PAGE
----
Saturday, September 29, 2012

Billion Dollar Review

I drove my shitty Datsun 200sx into Beverly Hills to meet with John Updike's literary agent in a building that smelled like F. Scott Fitzgerald's spilled whiskey. I forget the agent's name now but he wanted to hire a cute, charming, 25 year old girl with great phone skills who would entertain his big name clients and cover scripts on the side and provide some eye candy for the slow days. Well, I've talked to cute, charming 25 year old girls, so I figured I was a good fit for the job.

Moments before I left my Venice Beach shit hole room I got a call from my employment agency telling me to drive to Paramount Studios for a Red Carpet catering event put together by Martin Lawrence. I told them I'd be there asap. So I was dressed in my finest urban trendy outfit that was straight from Express for Men, I had shaved and brushed my teeth and was going to serve drinks to skinny porn escorts from The Valley. The Agent wanted eye candy so I would give him eye candy. I hated myself a little bit for compromising but this was early on in my Los Angeles career and I was not nearly as jaded as I would be three years hence. I was committed to success in the screenwriting field and in one hour I was going to chat with John Updike's agent and then walk on the lot that made The Breakfast Club and Titanic. That's not a bad day for a baseball playing music major from New England.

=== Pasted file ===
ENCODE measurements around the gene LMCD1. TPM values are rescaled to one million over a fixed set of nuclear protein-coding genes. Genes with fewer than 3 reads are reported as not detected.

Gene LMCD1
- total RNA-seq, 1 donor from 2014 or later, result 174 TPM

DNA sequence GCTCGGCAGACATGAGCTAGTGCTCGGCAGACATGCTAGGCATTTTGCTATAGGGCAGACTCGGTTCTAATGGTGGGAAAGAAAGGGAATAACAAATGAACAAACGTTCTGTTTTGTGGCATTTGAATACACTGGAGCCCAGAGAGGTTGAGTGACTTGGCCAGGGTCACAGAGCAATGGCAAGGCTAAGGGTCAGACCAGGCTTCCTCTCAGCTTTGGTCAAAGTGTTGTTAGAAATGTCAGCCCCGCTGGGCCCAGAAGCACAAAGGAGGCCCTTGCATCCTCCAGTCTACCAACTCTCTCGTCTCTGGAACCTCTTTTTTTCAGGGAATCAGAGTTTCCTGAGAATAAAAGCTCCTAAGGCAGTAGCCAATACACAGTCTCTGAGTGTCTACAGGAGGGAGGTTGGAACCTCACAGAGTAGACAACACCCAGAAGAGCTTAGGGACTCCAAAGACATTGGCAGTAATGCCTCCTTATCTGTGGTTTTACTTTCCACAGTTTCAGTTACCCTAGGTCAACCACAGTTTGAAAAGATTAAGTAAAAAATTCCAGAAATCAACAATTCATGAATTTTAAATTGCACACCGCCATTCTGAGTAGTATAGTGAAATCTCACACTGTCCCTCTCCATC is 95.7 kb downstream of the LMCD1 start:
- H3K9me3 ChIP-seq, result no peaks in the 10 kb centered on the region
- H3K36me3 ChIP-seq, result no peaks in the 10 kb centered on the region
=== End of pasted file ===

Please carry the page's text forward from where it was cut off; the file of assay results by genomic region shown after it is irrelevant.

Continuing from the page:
I skipped up the same worn stairs that Humphrey Bogart and Abby Mann had walked up and charmed the socks off of that agent. He gave me a script to cover and I said I'd have it done by the end of the day. In fact, I'd already pre-judged it by the title alone, "Swamp Shaman"
"Any questions?" he asked rhetorically.
"What's your secret to success," I queried as I glanced at the signed first edition copies of Rabbit Run and other Updike novels on his bookshelf.
He was taken aback and seemed annoyed, which was basically the end of my running for the job, charm or no charm.
"Secret? Do my job."
He looked at the door and a cute, charming 25 year old girl opened it and gave me her best "get the fuck out of here" smile. I knew was over my head. Later that evening I was the best dressed bus boy Paramount Studios has ever seen.